9 Comments

  1. Thanks for the quote. I hadn’t seen that and it’s nice to know that they aren’t going to go after inadvertent / accidental transgressors like my site.

  2. Kid Ordinn says:

    Instead of letting the government manage your life and the life of all internet users, why not learn how to use the internet instead?

    There are tons of tools available to protect one from spam and phishing. First off, use a Google account. Google has the best anti-spam program of them all. Forget about hotmail BTW.

    Then use DuckDuckGo.com as your search engine. It does not track you to send you “personalized” ads that you never requestest. Then use add-ons like DNT, DoNotTrackMe at dnt.abine.com. With this plug-in, you can mask your email address for free, and with Premium, your tel # and credit card numbers.

    There are also a pletora of other add-ons like Ghostery, etc. all explained on the DuckDuckGo link.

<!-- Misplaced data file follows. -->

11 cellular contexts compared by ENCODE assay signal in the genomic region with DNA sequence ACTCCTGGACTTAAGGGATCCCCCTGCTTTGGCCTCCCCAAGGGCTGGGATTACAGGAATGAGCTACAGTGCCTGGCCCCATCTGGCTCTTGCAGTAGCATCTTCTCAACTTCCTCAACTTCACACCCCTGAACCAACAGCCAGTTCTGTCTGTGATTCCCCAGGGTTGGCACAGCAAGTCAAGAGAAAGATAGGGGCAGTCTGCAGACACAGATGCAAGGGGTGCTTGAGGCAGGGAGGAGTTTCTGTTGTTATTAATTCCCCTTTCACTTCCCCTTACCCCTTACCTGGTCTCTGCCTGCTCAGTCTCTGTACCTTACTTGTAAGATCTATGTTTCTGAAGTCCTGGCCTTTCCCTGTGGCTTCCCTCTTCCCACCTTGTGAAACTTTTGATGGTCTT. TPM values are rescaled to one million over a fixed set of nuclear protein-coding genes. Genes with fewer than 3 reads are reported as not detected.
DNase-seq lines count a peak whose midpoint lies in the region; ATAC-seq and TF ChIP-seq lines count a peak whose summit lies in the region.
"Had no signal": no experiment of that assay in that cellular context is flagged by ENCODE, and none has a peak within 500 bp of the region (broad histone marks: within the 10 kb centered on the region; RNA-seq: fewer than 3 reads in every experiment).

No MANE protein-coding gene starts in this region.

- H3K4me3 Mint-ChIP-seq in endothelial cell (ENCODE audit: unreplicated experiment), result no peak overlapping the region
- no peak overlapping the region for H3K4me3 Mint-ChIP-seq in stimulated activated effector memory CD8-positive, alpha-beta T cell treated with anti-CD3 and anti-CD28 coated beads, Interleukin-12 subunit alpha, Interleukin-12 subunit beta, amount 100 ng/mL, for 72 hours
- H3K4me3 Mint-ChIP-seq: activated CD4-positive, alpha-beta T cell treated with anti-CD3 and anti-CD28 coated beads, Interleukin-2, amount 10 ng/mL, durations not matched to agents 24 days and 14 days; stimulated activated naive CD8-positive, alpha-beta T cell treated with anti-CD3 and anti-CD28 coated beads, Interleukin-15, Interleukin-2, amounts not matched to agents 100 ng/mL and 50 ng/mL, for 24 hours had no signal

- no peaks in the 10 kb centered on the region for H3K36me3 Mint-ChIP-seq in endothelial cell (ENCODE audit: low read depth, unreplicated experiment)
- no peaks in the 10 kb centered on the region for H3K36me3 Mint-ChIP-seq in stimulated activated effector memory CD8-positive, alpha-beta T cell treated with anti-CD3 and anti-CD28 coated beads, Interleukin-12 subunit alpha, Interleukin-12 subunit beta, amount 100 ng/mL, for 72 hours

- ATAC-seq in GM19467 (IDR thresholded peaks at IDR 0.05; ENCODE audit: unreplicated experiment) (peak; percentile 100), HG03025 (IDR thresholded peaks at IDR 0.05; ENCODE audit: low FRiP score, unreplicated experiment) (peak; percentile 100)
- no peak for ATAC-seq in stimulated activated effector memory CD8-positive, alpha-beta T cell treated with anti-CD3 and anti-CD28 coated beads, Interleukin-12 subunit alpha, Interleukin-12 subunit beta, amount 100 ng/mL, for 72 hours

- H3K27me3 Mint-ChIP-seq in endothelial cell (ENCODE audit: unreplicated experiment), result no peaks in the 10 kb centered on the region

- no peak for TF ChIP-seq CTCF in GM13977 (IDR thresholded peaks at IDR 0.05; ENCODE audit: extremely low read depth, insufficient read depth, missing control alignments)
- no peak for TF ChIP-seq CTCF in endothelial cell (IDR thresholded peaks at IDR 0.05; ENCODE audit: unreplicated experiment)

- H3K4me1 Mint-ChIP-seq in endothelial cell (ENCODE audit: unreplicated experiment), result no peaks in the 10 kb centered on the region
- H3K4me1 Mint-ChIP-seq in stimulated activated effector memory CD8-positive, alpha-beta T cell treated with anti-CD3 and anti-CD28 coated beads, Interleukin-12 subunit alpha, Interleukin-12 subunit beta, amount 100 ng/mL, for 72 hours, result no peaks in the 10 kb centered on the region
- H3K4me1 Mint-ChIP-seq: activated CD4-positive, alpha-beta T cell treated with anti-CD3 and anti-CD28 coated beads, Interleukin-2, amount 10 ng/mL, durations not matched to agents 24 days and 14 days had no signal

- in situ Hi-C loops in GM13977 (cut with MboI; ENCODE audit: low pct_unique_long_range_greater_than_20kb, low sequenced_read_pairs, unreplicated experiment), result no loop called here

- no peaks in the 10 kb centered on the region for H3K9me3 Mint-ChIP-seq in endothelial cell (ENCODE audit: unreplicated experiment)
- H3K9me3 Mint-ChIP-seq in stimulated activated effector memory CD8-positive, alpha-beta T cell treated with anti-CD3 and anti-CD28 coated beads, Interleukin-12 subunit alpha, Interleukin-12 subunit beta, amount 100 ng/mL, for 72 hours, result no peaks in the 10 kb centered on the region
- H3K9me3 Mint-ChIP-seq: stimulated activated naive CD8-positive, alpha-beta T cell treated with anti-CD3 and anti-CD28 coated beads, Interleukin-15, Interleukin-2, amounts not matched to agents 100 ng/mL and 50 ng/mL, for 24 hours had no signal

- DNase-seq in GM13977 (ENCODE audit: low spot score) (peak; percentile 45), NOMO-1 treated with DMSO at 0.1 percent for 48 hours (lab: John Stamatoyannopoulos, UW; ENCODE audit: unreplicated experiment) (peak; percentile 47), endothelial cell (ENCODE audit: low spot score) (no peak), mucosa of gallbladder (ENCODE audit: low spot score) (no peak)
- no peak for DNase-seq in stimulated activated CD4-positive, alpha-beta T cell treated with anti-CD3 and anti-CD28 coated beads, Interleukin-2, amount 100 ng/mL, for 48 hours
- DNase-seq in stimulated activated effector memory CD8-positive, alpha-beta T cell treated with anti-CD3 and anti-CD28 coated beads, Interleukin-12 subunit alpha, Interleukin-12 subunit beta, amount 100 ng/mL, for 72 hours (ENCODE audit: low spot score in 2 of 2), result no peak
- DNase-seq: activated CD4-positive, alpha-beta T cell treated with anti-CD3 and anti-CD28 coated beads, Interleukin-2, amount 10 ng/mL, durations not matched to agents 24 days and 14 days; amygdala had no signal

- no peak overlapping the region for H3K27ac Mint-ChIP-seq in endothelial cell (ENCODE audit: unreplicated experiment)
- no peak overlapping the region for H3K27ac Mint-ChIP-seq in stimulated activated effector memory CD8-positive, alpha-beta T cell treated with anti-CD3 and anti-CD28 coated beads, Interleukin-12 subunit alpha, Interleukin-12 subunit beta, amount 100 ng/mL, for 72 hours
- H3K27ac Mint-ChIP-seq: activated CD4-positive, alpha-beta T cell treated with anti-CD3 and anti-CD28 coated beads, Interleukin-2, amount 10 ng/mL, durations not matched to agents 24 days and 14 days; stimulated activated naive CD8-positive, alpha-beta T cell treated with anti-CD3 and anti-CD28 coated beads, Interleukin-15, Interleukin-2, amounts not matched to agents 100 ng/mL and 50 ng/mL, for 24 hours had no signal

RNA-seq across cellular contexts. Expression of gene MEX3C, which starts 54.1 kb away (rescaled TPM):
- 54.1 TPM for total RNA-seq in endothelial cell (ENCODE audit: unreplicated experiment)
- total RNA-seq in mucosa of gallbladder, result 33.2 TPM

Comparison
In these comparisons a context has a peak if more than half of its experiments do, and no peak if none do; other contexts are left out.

No need for the government to run (ruin) your life. Live free of spam or die.

  3. > We are not going to go after every indie rock band that’s trying to sell a new release to its fans.

    Then why give themselves that power?

    There are other ways to get this done. New laws are not needed.

    I don’t believe this for a moment. Today it will be “the most severe types of violations” but that’s no guarantee that tomorrow will be the same. Given the way government reach continually expands (eternal mission creep), we can pretty much expect this new law to be abused later on. The only question is “when?”

  4. concerned says: